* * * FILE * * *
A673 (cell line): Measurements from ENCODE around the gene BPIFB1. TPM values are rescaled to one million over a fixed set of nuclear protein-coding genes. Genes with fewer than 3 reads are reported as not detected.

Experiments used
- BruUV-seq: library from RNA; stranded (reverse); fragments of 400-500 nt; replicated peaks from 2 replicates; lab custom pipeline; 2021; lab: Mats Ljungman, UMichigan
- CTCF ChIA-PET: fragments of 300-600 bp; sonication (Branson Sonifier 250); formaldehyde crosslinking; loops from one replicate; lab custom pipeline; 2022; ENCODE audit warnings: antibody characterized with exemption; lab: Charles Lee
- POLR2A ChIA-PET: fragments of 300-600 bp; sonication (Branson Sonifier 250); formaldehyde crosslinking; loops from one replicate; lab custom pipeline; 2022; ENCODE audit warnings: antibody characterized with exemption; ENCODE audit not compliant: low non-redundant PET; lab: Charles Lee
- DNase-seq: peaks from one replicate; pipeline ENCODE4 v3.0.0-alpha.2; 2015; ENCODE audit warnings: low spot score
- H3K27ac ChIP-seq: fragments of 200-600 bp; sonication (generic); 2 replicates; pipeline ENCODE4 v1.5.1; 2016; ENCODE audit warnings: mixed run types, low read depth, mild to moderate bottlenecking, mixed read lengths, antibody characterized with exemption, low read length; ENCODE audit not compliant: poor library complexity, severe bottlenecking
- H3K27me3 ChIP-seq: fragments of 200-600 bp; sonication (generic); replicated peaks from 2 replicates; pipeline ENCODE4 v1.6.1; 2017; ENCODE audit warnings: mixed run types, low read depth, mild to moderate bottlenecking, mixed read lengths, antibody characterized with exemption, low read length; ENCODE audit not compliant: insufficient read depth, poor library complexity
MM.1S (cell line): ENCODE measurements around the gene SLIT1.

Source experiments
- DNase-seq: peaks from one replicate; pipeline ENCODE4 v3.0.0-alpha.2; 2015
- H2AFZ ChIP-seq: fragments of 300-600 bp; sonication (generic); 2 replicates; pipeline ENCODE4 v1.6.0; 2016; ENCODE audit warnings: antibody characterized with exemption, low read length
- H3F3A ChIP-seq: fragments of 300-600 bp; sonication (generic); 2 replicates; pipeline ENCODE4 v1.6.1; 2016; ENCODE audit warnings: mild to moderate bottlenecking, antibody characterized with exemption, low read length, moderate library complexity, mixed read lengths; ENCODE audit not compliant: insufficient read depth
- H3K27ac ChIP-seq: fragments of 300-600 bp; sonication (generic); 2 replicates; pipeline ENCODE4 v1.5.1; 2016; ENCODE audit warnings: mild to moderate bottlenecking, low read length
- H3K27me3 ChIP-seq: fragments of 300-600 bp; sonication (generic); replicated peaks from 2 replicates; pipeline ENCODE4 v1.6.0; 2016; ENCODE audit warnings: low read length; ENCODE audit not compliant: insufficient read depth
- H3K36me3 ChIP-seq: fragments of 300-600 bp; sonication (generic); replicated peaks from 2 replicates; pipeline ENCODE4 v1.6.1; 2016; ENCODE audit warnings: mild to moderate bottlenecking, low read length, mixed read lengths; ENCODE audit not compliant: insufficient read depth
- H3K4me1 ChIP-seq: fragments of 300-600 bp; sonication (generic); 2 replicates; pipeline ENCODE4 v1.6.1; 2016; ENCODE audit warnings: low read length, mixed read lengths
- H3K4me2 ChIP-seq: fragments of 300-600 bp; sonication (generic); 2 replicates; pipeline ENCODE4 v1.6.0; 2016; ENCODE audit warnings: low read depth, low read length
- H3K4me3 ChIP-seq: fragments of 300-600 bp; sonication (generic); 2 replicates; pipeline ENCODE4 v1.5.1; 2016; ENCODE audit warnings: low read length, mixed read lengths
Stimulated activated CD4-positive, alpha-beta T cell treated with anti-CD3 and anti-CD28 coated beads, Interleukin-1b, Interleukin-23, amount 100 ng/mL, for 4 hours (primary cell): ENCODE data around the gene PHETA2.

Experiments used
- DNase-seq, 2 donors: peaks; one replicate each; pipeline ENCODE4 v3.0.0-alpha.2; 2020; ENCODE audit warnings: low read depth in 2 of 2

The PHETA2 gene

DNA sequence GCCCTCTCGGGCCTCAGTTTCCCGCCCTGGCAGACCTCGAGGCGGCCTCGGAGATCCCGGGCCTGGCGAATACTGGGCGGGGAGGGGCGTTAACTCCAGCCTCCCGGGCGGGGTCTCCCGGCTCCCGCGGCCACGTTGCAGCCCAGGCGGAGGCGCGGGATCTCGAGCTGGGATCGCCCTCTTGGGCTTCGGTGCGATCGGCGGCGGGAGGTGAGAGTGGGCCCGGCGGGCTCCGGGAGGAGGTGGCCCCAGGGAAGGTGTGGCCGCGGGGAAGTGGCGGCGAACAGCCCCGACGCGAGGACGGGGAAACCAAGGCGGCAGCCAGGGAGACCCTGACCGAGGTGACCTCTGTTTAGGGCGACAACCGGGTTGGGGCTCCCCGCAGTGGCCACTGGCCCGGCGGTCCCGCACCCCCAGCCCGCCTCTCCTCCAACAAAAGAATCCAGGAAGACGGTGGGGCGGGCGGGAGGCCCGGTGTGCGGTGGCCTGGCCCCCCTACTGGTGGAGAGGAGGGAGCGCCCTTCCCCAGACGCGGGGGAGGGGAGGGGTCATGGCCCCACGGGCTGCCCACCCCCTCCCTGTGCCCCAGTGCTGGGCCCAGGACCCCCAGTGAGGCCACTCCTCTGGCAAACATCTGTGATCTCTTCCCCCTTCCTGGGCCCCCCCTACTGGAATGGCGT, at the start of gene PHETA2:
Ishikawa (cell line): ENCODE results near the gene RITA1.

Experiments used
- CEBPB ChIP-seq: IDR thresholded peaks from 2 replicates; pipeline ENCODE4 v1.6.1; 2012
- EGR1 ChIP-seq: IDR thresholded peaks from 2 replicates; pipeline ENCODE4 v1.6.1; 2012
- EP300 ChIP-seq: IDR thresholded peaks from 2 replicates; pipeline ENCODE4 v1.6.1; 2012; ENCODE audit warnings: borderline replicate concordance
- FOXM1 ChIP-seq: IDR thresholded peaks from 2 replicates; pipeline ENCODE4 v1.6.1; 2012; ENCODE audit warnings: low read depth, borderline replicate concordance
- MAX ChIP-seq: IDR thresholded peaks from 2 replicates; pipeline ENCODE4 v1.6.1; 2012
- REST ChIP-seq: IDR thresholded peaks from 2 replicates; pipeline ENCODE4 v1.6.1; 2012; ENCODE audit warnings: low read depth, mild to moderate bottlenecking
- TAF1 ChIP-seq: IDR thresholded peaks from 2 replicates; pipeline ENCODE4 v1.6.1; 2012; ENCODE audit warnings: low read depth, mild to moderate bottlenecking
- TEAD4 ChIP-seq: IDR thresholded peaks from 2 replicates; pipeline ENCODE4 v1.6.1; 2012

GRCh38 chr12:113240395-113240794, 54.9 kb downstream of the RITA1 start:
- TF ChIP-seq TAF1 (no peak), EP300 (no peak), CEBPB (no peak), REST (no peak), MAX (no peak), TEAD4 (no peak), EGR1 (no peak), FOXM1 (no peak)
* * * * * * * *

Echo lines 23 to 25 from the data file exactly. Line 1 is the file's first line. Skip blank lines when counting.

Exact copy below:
The PHETA2 gene

DNA sequence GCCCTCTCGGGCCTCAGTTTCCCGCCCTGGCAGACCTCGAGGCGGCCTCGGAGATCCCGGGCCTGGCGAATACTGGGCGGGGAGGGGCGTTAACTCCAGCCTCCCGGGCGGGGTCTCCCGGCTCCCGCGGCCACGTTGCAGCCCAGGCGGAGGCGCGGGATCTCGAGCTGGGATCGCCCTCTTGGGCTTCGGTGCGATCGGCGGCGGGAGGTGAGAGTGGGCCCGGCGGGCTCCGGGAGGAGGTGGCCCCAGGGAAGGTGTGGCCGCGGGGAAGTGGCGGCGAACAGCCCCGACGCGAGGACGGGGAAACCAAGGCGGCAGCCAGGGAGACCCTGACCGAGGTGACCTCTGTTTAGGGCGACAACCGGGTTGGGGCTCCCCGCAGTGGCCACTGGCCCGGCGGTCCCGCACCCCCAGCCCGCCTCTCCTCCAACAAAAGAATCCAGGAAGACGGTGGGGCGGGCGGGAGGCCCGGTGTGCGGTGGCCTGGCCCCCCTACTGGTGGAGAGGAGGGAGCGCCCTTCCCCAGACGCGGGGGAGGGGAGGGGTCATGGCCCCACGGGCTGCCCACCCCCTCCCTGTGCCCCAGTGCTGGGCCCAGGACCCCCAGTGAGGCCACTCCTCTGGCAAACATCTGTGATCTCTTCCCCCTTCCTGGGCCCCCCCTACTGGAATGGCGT, at the start of gene PHETA2:
Ishikawa (cell line): ENCODE results near the gene RITA1.